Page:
Minister Okonjo-Iweala says tax waivers and concessions have had negative impacts on the country’s revenue base.
The Federal Government lost about N170.74billion to waivers and tax concessions granted to various government and private businesses in different sectors of the economy between 2011 and 2013, the Minister of Finance, Ngozi Okonjo-Iweala, disclosed on Thursday.
That disclosure is contained in her 102-page response to the 50 questions posed by the House of Representative Committee on Finance on the state of the country’s economy.
The document also showed that about N627.07billion was lost by the Nigeria Customs Services, NCS alone, as shortfall in budgeted revenue projections for the three years.
According to the minister, a total of N55.97billion, made up of N23.422billion (import duty exemptions) and N33.543billion (waivers), was lost in 2011, while about N55.345billion, consisting N46.789billion (exemptions) and N8.556billion (waivers) was lost in 2012.
A total of N59.417billion, composed of N33.319billion (exemptions) and N26.097billion (waivers), was lost in 2013.
Although the minister did not state how much benefits accrued to the economy in terms of returns as a result of the exemptions and waivers during the period, she noted the negative impact of the policy on the efforts by the revenue generating agencies to meet their targets.
Out of the budgeted revenue target of about N450billion for 2011, she said the customs service only realized N429.13billion, leaving a difference of about N20.87billion, while about N475.15billion was realized in 2012 out a revenue target of about N600.58billion, a shortfall of about N125.43billion.
Equally, the customs also fell short of its target by about N480.77billion in 2013, after the minister said it realized only N433.59billion out of the total revenue target of N914.36billion.
The minister said the NCS blamed its poor performance for the period on the reduction in imports due to government policies, particularly due to revenues forfeited from various concessions and waivers.
Mrs. Okonjo-Iweala had said that waiver and exemption policy was adopted to support government objective to enhance the capacity of the beneficiaries to produce their goods locally, making the country more self-reliant and reduce dependence on imports.
Apart from serving as one of the instruments to support the country’s industrial policy, as in other emerging and advanced economies – such as South Korea, Malaysia and China – she said the fiscal policy incentives were also intended to support the private sector, in view of the regulatory challenges they face in the domestic business environment.
Mrs. Okonjo-Iweala listed the aspects of business covered by the policy to include reduction in import duty rates or waivers for equipment and materials for the hospitality, power and aviation sectors; agricultural machinery; solid mineral equipment and gas-using equipment.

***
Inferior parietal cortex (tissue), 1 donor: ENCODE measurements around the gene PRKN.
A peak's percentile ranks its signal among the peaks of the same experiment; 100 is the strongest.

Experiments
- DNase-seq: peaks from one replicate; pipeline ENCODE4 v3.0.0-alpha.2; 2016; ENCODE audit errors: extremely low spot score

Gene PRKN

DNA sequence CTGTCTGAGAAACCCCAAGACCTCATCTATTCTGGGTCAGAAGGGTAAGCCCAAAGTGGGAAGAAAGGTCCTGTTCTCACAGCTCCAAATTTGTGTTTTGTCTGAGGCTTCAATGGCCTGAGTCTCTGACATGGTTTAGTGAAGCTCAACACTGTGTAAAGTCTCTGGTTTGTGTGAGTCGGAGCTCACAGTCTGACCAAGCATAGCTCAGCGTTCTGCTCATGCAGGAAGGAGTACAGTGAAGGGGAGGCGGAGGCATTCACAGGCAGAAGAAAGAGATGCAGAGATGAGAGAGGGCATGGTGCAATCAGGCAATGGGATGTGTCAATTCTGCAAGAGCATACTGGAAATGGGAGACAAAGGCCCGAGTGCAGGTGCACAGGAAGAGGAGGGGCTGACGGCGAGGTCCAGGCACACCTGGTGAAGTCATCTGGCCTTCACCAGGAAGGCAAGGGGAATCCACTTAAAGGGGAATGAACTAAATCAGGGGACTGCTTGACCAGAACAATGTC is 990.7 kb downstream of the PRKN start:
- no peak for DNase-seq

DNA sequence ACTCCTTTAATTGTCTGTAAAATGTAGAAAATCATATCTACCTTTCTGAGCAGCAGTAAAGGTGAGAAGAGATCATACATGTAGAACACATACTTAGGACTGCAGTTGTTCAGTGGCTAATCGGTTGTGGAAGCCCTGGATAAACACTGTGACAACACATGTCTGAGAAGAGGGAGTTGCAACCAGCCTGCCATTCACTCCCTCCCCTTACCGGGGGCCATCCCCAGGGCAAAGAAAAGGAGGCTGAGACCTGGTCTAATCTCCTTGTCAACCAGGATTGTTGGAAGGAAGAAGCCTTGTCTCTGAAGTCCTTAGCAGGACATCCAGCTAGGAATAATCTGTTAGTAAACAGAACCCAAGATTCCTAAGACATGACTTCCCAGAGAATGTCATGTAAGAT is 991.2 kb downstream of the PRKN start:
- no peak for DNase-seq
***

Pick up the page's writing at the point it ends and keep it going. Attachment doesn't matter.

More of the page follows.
Others include the steel sector; specific manufacturing sub-sectors, including imports of completely-knocked down parts; automobiles and tyres.
She said the policy, which covered sectors seen as strategic areas capable of stimulating growth, supporting diversification of the Nigerian economy, and creating jobs for Nigerians, also covered additional programmes, such as the Export Expansion Grants, EEG, Scheme designed to promote Nigeria’s non-oil exports.
The sectors of the economy that benefited from the policy include agriculture, aviation, health, mines and steel, water resources, gas, power, as well as donations to states, education and related ministries, departments and agencies, MDAs.
Some of the legal instruments the minister cited that permitted the various categories of exemptions to businesses include the provisions of Schedule 2 of the Customs and Excise Tariff (Consolidation) Act: 1995 – 2001, Common External Tariff: 2008-2012 (as extended); the Customs and Excise Tariff etc. Act No. 16, 1997; and the Finance Miscellaneous Act 39 of 1990.
She said following the discovery that the discretionary approach adopted in granting waivers to individual businesses had resulted in various abuses, government resorted to the sector-wide waiver policy to provide specific incentives for some strategic, job-creating sectors.
Describing as “reprehensible” observed abuses by some local car suppliers granted waivers to import vehicles for institutions hosting sporting events to fill the gap for the absence of car leasing business in the country, Mrs. Okonjo-Iweala said government has adopted more stringent monitoring to curb such malpractices.
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